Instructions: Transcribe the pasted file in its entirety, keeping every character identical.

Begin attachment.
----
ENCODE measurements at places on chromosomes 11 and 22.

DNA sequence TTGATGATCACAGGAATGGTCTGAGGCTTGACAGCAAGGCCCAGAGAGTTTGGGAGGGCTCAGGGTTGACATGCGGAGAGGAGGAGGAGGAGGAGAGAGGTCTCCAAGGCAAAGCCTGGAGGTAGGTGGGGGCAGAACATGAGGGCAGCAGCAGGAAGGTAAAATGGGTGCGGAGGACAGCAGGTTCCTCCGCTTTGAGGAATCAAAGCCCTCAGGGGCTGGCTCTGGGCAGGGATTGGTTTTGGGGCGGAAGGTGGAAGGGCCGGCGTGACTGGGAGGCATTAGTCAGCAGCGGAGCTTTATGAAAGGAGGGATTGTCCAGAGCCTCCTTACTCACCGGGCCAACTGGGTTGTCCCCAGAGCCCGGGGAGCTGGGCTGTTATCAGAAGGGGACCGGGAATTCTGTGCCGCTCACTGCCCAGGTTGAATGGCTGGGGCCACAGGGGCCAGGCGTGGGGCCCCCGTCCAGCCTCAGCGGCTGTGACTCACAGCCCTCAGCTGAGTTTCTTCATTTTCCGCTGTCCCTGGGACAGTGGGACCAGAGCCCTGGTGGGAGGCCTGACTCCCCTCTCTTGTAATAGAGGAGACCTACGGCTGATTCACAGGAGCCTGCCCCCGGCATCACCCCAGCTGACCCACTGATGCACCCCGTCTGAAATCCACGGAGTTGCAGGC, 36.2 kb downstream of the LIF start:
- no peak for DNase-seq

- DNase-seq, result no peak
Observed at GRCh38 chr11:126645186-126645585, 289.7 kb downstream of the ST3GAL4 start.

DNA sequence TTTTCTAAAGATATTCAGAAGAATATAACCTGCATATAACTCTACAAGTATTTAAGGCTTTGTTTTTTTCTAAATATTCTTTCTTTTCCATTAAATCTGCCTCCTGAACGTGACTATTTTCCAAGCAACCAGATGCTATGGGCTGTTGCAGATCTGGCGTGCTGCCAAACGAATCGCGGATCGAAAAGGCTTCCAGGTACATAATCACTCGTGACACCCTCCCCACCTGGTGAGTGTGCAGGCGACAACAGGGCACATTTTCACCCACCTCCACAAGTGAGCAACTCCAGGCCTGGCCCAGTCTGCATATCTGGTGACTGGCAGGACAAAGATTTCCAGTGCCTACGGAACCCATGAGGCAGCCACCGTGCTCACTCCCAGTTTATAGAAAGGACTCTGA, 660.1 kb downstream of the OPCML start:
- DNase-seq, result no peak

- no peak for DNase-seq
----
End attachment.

ENCODE measurements at places on chromosomes 11 and 22.

DNA sequence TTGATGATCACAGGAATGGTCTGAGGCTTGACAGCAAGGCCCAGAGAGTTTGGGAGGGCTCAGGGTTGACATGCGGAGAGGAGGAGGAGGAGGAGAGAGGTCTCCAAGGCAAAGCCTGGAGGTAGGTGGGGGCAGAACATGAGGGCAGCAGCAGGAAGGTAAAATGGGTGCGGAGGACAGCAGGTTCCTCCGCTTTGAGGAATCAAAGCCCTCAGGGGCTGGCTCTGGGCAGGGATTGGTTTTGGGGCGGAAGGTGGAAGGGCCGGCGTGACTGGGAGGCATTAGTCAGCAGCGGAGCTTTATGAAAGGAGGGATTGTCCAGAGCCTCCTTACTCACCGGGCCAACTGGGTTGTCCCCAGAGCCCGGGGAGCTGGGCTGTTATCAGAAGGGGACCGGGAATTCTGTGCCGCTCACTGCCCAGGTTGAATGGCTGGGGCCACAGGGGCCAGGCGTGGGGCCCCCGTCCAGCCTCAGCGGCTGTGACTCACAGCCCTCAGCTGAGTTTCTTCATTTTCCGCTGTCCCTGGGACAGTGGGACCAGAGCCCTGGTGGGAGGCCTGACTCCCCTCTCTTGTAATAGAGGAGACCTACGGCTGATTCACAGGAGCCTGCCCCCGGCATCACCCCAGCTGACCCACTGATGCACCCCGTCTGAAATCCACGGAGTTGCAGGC, 36.2 kb downstream of the LIF start:
- no peak for DNase-seq

- DNase-seq, result no peak
Observed at GRCh38 chr11:126645186-126645585, 289.7 kb downstream of the ST3GAL4 start.

DNA sequence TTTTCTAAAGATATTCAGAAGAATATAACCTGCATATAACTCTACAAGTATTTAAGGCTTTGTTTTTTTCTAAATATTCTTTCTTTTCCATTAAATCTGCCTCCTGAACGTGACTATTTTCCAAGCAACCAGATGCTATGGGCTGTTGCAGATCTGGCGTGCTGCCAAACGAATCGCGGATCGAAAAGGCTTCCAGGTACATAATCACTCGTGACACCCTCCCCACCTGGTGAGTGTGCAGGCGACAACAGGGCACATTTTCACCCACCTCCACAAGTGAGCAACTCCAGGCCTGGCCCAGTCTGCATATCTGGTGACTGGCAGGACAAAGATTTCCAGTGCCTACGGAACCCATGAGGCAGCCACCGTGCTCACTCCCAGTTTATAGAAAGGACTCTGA, 660.1 kb downstream of the OPCML start:
- DNase-seq, result no peak

- no peak for DNase-seq